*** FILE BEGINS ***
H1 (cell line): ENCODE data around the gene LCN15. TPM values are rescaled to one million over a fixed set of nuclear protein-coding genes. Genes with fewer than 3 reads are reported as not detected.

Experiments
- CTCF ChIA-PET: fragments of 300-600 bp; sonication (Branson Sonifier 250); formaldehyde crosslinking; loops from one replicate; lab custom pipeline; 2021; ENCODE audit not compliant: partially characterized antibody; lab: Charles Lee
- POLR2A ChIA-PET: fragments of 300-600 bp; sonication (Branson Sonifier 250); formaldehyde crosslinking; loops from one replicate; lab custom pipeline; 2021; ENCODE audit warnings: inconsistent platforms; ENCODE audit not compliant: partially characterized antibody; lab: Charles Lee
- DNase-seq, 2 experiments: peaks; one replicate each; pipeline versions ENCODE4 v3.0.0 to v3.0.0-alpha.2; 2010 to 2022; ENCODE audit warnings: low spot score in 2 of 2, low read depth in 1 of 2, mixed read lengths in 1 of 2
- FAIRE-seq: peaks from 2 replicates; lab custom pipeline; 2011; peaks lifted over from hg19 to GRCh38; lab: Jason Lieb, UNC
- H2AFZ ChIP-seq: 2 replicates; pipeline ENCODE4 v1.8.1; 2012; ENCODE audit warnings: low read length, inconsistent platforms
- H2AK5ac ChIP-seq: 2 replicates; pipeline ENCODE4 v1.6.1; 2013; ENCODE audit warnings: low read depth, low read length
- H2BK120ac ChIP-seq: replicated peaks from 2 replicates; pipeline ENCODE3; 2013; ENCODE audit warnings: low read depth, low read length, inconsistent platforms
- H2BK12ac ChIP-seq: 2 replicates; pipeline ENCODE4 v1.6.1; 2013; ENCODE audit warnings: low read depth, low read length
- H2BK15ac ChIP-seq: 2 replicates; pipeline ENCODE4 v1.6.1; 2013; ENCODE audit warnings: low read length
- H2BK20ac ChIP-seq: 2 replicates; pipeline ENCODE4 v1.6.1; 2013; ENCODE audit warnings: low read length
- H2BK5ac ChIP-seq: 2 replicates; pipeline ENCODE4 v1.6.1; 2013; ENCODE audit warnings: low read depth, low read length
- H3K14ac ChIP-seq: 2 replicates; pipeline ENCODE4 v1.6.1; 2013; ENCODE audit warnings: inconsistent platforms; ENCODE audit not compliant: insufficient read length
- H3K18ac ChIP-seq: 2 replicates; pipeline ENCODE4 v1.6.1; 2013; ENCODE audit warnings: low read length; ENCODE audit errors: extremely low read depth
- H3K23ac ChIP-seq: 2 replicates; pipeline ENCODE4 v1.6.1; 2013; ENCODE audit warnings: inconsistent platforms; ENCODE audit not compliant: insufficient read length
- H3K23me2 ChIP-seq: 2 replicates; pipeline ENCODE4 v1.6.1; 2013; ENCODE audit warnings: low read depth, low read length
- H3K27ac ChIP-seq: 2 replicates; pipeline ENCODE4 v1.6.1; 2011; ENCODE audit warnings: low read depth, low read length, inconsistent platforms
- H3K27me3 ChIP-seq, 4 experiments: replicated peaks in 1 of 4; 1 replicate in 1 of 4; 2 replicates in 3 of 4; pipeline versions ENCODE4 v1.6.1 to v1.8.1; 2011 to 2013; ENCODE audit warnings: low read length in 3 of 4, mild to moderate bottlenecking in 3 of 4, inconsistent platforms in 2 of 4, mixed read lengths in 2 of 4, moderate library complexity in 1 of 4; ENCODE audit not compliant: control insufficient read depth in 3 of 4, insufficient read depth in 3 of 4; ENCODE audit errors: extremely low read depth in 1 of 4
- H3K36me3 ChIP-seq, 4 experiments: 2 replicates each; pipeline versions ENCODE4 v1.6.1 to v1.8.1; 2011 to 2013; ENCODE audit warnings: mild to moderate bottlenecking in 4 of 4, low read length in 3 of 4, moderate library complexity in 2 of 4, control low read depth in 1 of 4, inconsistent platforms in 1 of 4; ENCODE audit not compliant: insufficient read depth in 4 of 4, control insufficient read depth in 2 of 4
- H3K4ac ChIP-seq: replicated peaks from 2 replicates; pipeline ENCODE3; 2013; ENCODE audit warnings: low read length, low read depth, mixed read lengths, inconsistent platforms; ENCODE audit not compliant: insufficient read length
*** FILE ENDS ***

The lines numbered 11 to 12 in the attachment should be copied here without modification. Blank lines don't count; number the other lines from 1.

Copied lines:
- H2BK15ac ChIP-seq: 2 replicates; pipeline ENCODE4 v1.6.1; 2013; ENCODE audit warnings: low read length
- H2BK20ac ChIP-seq: 2 replicates; pipeline ENCODE4 v1.6.1; 2013; ENCODE audit warnings: low read length